"The final episode was less campy, but no less topical. In a nod to the creation of Facebook, or at least as it was portrayed in the movie The Social Network, Goren and Eames are called into the offices of a social networking site, an online matchmaking service. Aryan-looking twins, like the real life Winklevosses, are suing the site's founders, claiming they helped develop it. It wasn’t the best or most challenging case Goren ever tackled, but it served its purpose, which was to show that Goren's intuitive skills didn’t diminish as his psyche healed."

—Alessandra Stanley, of The New York Times.[8]

"To the Boy In the Blue Knit Cap" first aired on June 26, 2011 in the United States on the USA Network. Upon its original airing, it was viewed by 3.75 million viewers.[10] The episode garnered a 0.9 rating in the 18-49 demographic, according to the Nielsen ratings.[11] The total viewership for the episode slightly increased from the previous episode, "Icarus", which was watched by 3.25 million viewers during its initial airing.[12] Ratings were steady from the previous episode, however, as it also garnered a 0.9 rating in the 18-49 demographic.[13]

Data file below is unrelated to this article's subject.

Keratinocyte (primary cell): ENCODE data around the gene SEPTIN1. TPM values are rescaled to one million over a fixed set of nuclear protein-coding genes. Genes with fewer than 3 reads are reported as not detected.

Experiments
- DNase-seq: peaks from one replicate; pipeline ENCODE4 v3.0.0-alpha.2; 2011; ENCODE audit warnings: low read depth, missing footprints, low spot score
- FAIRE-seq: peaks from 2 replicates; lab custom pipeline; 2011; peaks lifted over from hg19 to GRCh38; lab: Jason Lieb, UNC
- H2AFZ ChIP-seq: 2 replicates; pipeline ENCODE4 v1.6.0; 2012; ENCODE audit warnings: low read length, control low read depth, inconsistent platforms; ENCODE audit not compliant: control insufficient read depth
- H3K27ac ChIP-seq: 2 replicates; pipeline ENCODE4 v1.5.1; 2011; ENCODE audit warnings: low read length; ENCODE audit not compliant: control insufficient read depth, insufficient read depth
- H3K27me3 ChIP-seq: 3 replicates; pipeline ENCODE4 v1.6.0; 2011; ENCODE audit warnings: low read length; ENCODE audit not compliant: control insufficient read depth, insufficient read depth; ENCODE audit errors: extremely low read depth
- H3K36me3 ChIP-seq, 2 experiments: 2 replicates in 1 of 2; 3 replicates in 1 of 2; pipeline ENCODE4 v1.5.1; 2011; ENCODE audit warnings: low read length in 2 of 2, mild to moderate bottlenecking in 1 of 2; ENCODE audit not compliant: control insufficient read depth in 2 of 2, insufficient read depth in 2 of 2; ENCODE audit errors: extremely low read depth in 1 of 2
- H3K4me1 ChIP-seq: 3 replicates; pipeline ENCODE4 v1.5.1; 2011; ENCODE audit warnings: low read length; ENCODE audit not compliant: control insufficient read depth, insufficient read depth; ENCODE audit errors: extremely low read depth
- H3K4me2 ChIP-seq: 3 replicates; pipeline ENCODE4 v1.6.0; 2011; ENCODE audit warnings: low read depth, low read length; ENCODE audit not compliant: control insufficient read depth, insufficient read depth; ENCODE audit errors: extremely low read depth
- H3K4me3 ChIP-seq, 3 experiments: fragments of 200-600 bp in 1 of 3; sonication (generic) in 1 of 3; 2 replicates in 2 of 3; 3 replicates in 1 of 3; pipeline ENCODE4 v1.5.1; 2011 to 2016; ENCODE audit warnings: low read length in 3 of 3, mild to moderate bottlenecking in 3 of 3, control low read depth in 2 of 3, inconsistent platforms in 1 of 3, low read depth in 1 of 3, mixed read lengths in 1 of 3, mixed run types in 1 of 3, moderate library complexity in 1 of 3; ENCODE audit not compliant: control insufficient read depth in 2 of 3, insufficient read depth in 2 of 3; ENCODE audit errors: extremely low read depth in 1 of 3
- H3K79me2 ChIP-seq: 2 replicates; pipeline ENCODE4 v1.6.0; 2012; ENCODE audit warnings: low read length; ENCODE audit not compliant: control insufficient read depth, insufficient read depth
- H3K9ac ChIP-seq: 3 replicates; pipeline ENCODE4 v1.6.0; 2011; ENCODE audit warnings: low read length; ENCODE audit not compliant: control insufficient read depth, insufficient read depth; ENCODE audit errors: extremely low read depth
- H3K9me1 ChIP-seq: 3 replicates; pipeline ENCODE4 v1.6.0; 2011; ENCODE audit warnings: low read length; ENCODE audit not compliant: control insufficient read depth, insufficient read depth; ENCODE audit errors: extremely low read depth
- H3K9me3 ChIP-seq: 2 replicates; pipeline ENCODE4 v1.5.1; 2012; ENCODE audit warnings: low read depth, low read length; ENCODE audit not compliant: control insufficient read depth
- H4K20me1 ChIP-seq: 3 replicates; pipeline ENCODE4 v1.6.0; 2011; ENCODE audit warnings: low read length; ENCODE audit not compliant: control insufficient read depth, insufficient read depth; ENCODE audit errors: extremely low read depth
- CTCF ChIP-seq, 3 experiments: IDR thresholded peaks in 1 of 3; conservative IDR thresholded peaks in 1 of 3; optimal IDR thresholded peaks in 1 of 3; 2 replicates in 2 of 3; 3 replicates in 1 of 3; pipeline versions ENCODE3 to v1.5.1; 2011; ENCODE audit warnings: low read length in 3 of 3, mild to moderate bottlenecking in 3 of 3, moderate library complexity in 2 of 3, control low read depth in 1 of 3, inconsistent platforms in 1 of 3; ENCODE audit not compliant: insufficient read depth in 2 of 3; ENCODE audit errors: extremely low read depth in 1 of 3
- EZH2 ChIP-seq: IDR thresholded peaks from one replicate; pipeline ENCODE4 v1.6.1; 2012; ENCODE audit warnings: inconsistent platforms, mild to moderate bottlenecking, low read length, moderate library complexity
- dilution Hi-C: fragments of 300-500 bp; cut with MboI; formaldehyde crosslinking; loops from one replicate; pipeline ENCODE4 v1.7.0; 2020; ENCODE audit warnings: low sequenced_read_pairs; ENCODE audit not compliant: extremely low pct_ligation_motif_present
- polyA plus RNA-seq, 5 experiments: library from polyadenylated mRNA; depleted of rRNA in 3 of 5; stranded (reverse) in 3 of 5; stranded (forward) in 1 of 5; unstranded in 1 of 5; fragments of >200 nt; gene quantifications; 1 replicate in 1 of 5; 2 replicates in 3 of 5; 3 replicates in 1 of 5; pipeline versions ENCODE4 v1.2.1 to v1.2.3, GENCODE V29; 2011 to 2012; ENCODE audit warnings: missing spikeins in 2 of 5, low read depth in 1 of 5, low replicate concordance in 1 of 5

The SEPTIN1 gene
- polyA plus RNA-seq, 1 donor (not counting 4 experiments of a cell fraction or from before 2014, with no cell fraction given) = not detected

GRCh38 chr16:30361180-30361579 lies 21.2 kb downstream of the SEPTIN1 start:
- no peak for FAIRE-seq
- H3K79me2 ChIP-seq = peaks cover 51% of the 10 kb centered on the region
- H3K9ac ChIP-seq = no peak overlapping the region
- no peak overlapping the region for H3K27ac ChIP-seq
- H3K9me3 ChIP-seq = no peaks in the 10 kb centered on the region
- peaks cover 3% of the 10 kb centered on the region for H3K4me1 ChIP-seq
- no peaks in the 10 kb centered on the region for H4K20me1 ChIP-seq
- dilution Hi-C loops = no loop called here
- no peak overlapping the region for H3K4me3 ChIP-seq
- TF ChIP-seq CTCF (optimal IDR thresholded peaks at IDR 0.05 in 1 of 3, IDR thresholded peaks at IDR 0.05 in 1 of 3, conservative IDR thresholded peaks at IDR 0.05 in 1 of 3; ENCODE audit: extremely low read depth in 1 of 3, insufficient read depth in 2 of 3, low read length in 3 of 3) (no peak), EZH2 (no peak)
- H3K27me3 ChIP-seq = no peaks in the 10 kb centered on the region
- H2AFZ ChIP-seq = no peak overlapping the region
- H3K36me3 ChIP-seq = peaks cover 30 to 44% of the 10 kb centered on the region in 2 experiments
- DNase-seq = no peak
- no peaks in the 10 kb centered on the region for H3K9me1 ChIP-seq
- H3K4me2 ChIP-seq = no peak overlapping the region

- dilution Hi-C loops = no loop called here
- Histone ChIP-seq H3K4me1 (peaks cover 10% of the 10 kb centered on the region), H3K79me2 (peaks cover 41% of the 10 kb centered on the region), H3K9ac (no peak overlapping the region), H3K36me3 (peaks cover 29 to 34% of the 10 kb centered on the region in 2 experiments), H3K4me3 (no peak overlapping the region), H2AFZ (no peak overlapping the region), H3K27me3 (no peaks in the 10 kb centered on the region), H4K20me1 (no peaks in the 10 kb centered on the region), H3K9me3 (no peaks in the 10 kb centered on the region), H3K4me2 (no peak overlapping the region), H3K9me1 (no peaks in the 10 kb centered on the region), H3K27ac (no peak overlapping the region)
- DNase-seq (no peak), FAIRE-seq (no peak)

Television critics were largely polarized with the episode. Kate Ward of Entertainment Weekly stated that she was disappointed with the delivery of the episode.[14] Ward criticized the writing, deeming it as a "lazy episode".[14] Alessandra Stanley of The New York Times felt that the episode was "less campy, but no less topical."[8] Phil Nugent of The A.V. Club gave the episode a 'C+', but opined that it was an improvement from the previous episode.[9] Nugent felt that Van Der Beek's acting was not particularly outstanding, opining: "It kind of got lost in the shuffle, partly because none of the characters seemed especially passionate [...] about anyone: not the people they were supposed to be having affairs with or the people they were suspected of having murdered. If that was meant to be the point, it was a self-defeating one."[9]